There is still no body of laws that uniform genetic engineering throughout the world. Precisely for this reason, several scientists and bioethicists are trying to develop shared guidelines that regulate research activity in laboratories around the world, safeguarding patient safety and avoiding the risk of eugenic and similar practices.
The topic, of course, was the subject of discussion during the Washington summit: in a report presented at the conference, a group of biotechnology and bioethics experts even decided to propose a global ban on technology in any research context that can generate heritable modifications of the human genome.
9. Genetic doping
One of the possible malicious applications of genetic engineering could serve to dampen athletes’ performance. It is genetic doping, which has been talked about for several years but on which, currently, official and documentable there is still little. A real specter, as we told you in 2012, that wanders around the football fields, athletics tracks, cycling circuits, swimming pools and gyms all over the world.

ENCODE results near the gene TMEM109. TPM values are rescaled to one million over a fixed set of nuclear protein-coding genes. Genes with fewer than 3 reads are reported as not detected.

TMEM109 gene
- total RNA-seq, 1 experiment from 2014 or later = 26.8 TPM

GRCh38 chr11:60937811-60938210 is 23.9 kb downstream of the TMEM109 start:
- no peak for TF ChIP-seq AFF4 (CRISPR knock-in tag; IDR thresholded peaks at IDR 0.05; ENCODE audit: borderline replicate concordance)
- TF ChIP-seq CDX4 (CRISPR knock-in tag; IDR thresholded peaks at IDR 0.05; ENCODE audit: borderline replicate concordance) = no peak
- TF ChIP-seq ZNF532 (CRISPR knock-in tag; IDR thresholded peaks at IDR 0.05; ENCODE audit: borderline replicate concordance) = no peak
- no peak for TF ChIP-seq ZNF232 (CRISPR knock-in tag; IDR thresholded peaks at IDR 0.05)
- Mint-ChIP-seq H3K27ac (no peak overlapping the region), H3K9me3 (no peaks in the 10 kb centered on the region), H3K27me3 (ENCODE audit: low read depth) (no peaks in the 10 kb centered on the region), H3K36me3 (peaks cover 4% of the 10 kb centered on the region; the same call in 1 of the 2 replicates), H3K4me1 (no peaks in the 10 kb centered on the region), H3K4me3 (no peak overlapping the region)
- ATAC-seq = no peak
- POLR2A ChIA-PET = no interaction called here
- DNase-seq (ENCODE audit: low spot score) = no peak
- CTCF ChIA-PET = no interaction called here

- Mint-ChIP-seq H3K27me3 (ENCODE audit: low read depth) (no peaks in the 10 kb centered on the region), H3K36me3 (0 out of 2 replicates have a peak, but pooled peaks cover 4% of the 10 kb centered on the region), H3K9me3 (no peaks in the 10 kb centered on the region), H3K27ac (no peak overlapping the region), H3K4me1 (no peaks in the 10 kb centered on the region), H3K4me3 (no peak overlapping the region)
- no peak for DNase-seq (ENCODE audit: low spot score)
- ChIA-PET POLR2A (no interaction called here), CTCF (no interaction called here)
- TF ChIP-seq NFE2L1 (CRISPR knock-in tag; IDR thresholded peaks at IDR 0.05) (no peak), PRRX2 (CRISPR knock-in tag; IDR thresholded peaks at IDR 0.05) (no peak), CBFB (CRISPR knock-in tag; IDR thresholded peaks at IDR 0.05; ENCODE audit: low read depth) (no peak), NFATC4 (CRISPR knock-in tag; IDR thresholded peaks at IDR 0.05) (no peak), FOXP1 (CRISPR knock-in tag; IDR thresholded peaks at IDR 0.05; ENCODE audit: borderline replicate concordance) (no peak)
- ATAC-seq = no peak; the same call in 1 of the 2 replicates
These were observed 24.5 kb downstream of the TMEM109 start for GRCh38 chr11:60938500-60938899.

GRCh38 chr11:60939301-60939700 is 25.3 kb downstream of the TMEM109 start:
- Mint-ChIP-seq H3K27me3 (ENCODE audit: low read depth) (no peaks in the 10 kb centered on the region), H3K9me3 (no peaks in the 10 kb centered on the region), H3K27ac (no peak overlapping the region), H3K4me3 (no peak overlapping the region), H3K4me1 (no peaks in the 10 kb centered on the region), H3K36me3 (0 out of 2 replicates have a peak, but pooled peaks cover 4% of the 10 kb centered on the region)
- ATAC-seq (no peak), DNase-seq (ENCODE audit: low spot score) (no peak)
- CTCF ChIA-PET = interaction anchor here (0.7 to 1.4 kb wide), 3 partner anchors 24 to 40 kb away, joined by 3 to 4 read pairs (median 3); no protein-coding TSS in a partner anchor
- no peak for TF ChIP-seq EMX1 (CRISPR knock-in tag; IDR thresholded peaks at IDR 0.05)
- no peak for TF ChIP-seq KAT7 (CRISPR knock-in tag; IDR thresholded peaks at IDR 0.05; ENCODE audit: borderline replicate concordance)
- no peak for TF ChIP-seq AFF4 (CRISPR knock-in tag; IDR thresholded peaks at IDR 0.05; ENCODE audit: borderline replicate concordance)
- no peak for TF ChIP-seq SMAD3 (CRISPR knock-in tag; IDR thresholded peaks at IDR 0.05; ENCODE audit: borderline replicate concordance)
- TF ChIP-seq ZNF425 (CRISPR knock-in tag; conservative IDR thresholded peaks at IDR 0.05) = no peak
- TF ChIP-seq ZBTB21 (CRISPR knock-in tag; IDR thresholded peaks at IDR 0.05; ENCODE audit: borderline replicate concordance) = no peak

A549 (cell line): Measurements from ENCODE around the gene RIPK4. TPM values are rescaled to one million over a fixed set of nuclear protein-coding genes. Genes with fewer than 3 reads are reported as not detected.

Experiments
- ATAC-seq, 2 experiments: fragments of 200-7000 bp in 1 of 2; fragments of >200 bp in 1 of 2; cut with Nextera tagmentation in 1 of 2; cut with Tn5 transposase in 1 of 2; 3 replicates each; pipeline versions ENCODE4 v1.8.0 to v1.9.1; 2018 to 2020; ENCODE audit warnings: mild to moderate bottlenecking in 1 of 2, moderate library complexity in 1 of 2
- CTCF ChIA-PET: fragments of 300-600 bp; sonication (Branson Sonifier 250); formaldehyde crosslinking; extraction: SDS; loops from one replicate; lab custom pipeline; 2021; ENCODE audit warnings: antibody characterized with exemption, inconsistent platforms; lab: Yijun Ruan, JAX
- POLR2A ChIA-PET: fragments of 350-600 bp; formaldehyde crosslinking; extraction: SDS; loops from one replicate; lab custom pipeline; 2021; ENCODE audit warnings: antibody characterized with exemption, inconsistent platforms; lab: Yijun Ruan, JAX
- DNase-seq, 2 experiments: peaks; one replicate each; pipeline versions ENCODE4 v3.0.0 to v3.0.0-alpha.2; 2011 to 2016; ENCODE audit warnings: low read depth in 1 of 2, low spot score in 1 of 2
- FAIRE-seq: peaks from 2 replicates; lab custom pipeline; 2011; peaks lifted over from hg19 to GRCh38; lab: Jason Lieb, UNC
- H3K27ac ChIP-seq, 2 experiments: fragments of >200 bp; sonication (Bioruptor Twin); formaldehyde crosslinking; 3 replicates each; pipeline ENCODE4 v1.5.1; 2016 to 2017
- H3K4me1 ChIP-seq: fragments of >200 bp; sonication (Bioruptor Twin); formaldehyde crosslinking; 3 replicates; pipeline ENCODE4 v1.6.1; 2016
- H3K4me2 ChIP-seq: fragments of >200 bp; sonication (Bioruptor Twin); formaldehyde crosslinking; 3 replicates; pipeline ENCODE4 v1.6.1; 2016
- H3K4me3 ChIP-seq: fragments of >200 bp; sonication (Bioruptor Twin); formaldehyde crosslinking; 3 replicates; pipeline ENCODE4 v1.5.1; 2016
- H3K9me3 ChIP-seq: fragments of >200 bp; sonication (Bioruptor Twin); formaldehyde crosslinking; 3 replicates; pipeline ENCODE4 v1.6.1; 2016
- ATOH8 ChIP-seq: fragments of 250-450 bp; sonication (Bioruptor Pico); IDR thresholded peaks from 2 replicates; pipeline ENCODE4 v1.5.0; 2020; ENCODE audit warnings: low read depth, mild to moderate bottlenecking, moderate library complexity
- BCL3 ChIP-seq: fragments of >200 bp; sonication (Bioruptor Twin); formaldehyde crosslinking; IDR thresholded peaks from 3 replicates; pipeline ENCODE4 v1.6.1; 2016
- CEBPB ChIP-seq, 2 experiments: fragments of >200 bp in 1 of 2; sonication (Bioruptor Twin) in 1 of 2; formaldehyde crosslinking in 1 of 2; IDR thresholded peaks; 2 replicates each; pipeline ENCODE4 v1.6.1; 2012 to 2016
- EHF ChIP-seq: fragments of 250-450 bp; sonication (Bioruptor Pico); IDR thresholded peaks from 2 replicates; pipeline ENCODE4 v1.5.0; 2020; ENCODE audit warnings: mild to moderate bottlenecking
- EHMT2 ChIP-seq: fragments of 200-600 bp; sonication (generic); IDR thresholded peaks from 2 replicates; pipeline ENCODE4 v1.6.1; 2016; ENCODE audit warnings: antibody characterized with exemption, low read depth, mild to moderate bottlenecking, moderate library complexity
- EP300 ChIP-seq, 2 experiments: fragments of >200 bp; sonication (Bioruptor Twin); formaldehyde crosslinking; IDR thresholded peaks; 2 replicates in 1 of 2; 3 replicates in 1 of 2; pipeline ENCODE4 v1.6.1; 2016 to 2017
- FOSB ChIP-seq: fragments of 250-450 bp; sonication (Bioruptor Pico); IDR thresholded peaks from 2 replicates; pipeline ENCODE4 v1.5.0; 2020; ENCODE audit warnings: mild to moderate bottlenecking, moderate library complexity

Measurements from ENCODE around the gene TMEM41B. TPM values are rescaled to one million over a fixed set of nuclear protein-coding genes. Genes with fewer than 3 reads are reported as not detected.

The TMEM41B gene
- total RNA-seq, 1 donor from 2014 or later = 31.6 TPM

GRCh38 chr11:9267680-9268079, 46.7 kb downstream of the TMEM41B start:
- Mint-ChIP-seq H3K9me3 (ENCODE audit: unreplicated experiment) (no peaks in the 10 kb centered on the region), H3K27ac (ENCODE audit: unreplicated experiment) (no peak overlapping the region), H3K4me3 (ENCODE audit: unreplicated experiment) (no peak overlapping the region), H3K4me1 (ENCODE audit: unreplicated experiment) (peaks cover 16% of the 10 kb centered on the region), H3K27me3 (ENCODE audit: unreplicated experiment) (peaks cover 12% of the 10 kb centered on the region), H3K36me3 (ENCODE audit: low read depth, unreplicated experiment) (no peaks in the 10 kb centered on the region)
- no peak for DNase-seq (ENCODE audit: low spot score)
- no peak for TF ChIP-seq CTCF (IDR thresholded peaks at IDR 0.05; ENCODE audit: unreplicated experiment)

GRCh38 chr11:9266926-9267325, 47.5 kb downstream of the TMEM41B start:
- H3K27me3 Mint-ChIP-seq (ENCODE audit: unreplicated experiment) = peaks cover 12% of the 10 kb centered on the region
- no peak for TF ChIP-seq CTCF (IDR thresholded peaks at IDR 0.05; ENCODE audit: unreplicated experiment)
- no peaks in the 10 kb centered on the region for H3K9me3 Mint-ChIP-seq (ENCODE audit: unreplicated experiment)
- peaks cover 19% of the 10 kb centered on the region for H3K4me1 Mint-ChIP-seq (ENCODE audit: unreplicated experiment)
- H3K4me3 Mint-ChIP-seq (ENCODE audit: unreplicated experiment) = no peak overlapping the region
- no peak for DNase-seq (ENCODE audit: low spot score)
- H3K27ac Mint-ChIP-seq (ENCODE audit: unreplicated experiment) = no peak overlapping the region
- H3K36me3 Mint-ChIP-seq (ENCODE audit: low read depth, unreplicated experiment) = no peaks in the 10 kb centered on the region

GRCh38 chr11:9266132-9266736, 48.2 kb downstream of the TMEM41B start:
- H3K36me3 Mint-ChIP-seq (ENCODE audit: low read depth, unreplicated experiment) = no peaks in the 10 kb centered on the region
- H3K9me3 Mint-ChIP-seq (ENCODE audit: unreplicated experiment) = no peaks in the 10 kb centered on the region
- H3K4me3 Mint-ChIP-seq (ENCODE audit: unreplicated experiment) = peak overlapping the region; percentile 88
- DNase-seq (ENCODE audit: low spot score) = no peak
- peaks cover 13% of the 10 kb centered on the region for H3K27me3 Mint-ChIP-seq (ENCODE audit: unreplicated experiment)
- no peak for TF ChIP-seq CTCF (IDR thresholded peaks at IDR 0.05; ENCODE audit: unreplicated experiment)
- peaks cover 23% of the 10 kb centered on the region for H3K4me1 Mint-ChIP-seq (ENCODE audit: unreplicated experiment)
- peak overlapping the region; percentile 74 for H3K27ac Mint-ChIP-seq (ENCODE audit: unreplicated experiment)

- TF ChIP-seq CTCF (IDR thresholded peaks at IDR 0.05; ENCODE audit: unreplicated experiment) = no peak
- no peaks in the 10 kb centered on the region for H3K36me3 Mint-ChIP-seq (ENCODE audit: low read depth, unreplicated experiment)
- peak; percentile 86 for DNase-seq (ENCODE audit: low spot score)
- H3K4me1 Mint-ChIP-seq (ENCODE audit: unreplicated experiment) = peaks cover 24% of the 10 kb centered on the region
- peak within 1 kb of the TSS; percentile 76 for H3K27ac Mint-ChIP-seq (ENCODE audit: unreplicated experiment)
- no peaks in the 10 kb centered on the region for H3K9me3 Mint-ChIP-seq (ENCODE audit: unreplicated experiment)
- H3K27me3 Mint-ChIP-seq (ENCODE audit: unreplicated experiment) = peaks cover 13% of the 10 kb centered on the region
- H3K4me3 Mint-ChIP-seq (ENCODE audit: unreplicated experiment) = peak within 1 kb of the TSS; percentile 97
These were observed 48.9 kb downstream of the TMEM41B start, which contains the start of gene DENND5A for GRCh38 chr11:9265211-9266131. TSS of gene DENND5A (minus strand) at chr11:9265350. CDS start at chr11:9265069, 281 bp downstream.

Today, probably, following the widespread distribution of Crispr-Cas9, the danger is even more concrete. And it is particularly insidious because it is completely invisible: at the moment, in fact, there are no exams able to reveal any genetic manipulation on the athletes, as Roberta Pacifici, director of the Department of Pharmacodependence, drug addiction and doping, confirmed to the Higher Institute of Health.
10. If it gets into the wrong hands?
Genetic engineering yes, but cum judicio. The dangers deriving from the fact that such cheap and relatively simple techniques could fall into the wrong hands are quite worrying. Apart from the ethical concerns, in fact, some fear that genetic engineering could turn into a weapon available to criminals and terrorists.
During the Washington summit, a special FBI agent held a conference on the dangers of the so-called gene drive: “Genetic modifications,” explains Quartz, commenting on the news, “allow, for example, to replace one gene with another to give mosquitoes resistance to the malaria parasite. Normally, a mosquito with this gene does not pass it to the next generation; an engineered gene, on the other hand, could in theory spread to the offspring, ensuring that resistance to the parasite continues over time. Similarly, at least in theory, a terrorist should not create large quantities of a deadly virus to threaten the world: it would be enough to create a handful of modified mosquitoes in order to transport it and spread the gene to the following generations. In a short time, all the mosquitoes in the world would become potential carriers of the virus”. We are advised.